The Japanese gave the world Just-in-Time Management. The Chinese offer ultra-large-scale manufacturing efficiencies. What management philosophy can India give the world?
This unique verb loosely translates as ‘making do’ and is sometimes unfairly used in the pejorative sense. But extend the idea a little more and it could be interpreted as ‘maximising scarce resources.’ There is no better time to cash in on this outlook than now, as the world heads for a slowdown and corporations struggle to grow top and bottom lines.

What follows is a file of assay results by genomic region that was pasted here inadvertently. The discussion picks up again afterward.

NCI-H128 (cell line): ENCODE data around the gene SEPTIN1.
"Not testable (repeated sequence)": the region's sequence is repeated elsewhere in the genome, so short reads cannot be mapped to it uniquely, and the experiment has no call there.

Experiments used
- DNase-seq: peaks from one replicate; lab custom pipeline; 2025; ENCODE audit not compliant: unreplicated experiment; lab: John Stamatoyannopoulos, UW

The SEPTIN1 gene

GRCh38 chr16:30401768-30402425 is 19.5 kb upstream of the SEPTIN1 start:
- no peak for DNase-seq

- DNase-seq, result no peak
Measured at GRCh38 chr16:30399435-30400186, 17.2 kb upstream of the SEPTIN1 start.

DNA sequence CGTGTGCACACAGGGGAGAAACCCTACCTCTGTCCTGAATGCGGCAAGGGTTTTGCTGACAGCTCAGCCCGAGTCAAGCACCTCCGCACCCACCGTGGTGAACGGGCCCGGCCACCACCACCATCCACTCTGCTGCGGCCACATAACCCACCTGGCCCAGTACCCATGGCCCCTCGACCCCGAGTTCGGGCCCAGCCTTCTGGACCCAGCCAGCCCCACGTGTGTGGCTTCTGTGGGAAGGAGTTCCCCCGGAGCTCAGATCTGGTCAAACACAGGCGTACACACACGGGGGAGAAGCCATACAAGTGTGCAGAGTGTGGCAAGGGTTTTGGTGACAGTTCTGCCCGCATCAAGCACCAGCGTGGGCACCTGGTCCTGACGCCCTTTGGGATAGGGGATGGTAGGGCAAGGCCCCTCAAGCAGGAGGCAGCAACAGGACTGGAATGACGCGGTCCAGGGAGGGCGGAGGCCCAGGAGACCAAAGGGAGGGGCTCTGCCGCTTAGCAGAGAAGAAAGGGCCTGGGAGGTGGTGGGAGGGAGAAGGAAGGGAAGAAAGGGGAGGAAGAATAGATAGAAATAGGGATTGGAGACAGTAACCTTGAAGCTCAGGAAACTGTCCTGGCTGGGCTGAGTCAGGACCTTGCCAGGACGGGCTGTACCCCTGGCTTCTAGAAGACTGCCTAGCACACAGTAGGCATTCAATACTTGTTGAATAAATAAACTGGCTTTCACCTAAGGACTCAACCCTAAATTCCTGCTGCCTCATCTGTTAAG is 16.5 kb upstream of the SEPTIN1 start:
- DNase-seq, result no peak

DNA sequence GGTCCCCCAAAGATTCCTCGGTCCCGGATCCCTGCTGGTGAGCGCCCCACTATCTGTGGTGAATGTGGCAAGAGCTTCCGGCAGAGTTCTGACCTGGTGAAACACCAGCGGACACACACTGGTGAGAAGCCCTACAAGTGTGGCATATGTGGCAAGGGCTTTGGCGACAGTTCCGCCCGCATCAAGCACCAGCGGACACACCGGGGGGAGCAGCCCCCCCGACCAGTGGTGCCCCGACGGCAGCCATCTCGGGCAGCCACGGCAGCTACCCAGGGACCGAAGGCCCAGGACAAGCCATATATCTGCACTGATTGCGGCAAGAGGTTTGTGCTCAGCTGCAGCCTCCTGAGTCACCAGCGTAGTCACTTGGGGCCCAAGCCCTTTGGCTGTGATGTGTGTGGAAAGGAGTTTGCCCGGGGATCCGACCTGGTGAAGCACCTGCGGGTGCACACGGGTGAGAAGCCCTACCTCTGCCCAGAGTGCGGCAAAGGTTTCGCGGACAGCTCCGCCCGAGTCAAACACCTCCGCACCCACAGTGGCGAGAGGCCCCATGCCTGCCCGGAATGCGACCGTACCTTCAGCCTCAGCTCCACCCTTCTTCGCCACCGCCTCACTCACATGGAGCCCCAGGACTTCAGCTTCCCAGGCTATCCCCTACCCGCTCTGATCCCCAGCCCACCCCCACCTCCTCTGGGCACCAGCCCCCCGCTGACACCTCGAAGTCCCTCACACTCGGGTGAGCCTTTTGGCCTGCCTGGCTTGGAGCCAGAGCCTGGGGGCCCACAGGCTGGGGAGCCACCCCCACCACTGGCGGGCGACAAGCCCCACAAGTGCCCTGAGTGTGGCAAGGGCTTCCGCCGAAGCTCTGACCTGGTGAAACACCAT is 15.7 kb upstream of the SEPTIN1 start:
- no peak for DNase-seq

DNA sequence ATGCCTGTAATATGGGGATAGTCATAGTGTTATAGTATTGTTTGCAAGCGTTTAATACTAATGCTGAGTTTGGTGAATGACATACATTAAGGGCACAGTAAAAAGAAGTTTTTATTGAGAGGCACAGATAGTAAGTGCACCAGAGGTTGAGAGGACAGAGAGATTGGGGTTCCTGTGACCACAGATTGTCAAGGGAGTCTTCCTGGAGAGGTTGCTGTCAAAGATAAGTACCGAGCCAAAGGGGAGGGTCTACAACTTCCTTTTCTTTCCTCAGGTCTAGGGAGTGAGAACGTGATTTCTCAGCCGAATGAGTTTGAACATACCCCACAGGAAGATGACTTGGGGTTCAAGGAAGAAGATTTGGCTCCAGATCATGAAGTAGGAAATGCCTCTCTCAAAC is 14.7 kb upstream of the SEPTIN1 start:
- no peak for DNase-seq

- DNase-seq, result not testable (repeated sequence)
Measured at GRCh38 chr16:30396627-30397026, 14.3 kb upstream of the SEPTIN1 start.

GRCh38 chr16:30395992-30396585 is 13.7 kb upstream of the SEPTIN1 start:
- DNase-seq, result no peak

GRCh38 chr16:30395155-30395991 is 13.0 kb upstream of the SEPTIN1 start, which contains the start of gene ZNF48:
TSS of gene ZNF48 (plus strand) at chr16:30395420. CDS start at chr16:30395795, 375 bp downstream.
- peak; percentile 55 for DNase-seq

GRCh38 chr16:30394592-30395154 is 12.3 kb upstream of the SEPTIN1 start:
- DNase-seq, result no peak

One of the most potent examples of this is the jugaad itself, a hybrid piece of machinery ubiquitous in rural India that can be used as a mode of transport, a pump to irrigate fields and a source of short-term power, all for minimal cost. It’s been (and still is) a mainstay of India’s agrarian economy, spawning an entrepreneurial opportunity based on a shortage of basic rural infrastructure such as electricity, water and transport.
But cashing in on a shortage economy is not the only entrepreneurial opportunity that Indians have leveraged. They have also learnt to do things at minimal cost and maximum efficiency within the available and often sub-optimal infrastructure.
The jugaad approach partly stems from a realistic assessment of resource availability.